Aims: To evaluate the effectiveness of a multifaceted intervention to improve the clinical decision making of general practitioners (GPs) for patients with diabetes. To identify practice characteristics which predict success.
Methods: Cluster randomized controlled trial with 124 practices and 185 GPs in The Netherlands. The intervention group received feedback reports and support from a facilitator; the control group received no special attention. Outcome measures were the compliance rates with evidence-based recommendations pertaining to discussion of body weight control, discussion of problems with medication, blood pressure measurement, foot examination, eye examination, initiating anti-diabetic medication or increasing the dosage in cases of uncontrolled blood glucose, and scheduling a follow-up appointment.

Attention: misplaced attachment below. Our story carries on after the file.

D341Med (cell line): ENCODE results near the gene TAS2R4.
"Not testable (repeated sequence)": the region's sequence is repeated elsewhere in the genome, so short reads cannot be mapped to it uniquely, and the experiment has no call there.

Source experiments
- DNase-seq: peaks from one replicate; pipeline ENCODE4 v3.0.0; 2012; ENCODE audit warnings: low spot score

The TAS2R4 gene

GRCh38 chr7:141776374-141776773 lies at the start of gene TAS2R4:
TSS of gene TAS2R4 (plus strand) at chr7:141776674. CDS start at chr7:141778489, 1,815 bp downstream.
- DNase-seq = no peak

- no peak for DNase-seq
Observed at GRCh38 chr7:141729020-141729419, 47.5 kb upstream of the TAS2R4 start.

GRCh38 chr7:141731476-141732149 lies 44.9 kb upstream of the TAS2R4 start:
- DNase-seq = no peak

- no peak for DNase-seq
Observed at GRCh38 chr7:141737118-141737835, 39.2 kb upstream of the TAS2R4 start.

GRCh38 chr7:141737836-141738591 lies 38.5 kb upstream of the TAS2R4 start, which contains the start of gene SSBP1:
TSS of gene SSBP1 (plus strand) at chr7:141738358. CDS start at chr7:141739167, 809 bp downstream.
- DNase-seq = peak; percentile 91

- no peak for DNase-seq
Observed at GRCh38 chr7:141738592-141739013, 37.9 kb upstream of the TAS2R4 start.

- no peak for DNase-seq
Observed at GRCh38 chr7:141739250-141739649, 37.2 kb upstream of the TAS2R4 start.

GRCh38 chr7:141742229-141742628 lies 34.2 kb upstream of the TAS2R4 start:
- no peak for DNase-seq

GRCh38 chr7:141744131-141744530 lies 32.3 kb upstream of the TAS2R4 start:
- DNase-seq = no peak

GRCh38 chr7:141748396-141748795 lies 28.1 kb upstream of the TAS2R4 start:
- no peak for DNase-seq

Results: The GPs reported on their clinical decision making in 1410 consultations with Type 2 diabetic patients at baseline and 1449 consultations after the intervention period. The intervention resulted in statistically significant improvement for two of the seven outcome measures: foot examination (odds ratio 1.68; 95% confidence interval 1.19-2.39) and eye examination (1.52; 1.07-2.16). Discussion of problems with medication showed a near significant trend towards increased benefit for the intervention group (1.52; 0.99-2.32). Practice characteristics were not found to be related to the success of the intervention.
Conclusions: Feedback reports with support from facilitators appear to increase rates of foot examination and eye examination in general practice. Alternative interventions should be explored to improve the pursuit of metabolic control by GPs.